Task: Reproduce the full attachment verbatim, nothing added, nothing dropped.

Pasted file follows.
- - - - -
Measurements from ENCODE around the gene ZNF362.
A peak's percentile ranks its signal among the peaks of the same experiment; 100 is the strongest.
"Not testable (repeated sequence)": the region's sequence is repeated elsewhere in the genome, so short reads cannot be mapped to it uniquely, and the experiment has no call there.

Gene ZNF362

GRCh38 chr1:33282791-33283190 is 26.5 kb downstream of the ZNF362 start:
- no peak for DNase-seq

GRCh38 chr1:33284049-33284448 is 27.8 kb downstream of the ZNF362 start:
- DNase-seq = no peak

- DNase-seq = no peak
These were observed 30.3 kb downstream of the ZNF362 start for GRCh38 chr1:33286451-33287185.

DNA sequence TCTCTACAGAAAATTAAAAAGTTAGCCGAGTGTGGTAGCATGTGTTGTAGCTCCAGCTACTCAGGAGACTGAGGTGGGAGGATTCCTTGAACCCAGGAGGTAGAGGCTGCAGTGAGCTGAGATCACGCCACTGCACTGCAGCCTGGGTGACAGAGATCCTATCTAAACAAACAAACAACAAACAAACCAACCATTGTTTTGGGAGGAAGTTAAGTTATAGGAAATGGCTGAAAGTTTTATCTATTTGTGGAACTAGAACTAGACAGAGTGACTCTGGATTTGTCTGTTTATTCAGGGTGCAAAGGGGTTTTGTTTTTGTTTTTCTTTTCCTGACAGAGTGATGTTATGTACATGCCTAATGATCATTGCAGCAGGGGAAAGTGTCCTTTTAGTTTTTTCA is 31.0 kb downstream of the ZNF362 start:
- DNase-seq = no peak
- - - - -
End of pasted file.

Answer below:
Measurements from ENCODE around the gene ZNF362.
A peak's percentile ranks its signal among the peaks of the same experiment; 100 is the strongest.
"Not testable (repeated sequence)": the region's sequence is repeated elsewhere in the genome, so short reads cannot be mapped to it uniquely, and the experiment has no call there.

Gene ZNF362

GRCh38 chr1:33282791-33283190 is 26.5 kb downstream of the ZNF362 start:
- no peak for DNase-seq

GRCh38 chr1:33284049-33284448 is 27.8 kb downstream of the ZNF362 start:
- DNase-seq = no peak

- DNase-seq = no peak
These were observed 30.3 kb downstream of the ZNF362 start for GRCh38 chr1:33286451-33287185.

DNA sequence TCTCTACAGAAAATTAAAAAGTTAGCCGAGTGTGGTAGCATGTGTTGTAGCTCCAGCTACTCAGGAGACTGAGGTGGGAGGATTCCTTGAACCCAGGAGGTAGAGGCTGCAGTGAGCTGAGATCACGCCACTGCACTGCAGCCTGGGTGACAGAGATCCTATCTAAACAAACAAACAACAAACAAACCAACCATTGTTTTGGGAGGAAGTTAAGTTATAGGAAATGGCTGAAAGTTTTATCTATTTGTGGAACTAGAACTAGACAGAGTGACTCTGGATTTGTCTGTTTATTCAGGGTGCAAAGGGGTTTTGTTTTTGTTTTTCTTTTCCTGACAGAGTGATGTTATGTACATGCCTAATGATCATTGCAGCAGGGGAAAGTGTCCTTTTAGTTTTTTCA is 31.0 kb downstream of the ZNF362 start:
- DNase-seq = no peak